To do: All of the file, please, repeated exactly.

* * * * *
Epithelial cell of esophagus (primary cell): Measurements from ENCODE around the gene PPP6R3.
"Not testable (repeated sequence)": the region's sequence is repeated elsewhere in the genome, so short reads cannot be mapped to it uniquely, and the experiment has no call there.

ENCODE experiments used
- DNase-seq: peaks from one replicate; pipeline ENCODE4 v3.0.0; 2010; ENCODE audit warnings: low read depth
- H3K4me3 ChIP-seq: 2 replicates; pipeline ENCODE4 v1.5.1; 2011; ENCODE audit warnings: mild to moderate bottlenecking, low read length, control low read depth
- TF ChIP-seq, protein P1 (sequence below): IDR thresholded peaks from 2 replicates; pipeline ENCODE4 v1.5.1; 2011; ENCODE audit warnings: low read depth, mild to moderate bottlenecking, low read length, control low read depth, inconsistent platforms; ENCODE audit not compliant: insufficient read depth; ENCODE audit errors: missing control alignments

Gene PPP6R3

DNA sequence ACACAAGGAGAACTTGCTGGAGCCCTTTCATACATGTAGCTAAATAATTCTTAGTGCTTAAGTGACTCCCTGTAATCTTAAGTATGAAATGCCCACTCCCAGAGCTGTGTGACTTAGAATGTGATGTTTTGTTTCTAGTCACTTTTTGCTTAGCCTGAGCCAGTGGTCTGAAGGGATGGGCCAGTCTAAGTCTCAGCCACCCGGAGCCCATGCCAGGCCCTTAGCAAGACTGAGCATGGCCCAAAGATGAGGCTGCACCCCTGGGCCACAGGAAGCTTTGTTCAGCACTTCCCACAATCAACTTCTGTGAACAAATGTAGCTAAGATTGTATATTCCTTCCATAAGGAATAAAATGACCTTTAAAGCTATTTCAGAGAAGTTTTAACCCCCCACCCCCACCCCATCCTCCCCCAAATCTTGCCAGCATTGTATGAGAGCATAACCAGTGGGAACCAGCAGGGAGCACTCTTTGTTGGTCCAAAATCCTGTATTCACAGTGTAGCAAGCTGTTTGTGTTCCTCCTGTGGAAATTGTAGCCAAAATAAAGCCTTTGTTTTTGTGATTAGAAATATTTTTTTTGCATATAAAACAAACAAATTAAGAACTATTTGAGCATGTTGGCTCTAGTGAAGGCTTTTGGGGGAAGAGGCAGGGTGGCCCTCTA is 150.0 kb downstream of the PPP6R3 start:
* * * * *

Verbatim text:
Epithelial cell of esophagus (primary cell): Measurements from ENCODE around the gene PPP6R3.
"Not testable (repeated sequence)": the region's sequence is repeated elsewhere in the genome, so short reads cannot be mapped to it uniquely, and the experiment has no call there.

ENCODE experiments used
- DNase-seq: peaks from one replicate; pipeline ENCODE4 v3.0.0; 2010; ENCODE audit warnings: low read depth
- H3K4me3 ChIP-seq: 2 replicates; pipeline ENCODE4 v1.5.1; 2011; ENCODE audit warnings: mild to moderate bottlenecking, low read length, control low read depth
- TF ChIP-seq, protein P1 (sequence below): IDR thresholded peaks from 2 replicates; pipeline ENCODE4 v1.5.1; 2011; ENCODE audit warnings: low read depth, mild to moderate bottlenecking, low read length, control low read depth, inconsistent platforms; ENCODE audit not compliant: insufficient read depth; ENCODE audit errors: missing control alignments

Gene PPP6R3

DNA sequence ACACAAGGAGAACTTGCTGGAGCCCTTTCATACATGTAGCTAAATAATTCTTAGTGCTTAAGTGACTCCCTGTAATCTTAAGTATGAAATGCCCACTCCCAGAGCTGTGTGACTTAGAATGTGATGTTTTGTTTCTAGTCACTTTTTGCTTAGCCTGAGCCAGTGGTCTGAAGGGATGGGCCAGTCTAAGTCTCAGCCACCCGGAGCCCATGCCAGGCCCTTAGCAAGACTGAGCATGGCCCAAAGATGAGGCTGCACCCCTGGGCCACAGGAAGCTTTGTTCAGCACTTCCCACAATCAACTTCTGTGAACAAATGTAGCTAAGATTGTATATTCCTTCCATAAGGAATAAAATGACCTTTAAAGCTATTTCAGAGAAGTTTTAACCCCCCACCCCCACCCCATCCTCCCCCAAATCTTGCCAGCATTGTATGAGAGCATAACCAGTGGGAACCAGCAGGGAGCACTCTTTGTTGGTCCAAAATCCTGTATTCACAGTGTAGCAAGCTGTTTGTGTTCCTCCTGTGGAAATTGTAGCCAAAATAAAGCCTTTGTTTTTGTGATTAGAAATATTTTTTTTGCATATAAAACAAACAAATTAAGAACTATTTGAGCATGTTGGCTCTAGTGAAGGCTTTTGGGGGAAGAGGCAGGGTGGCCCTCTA is 150.0 kb downstream of the PPP6R3 start: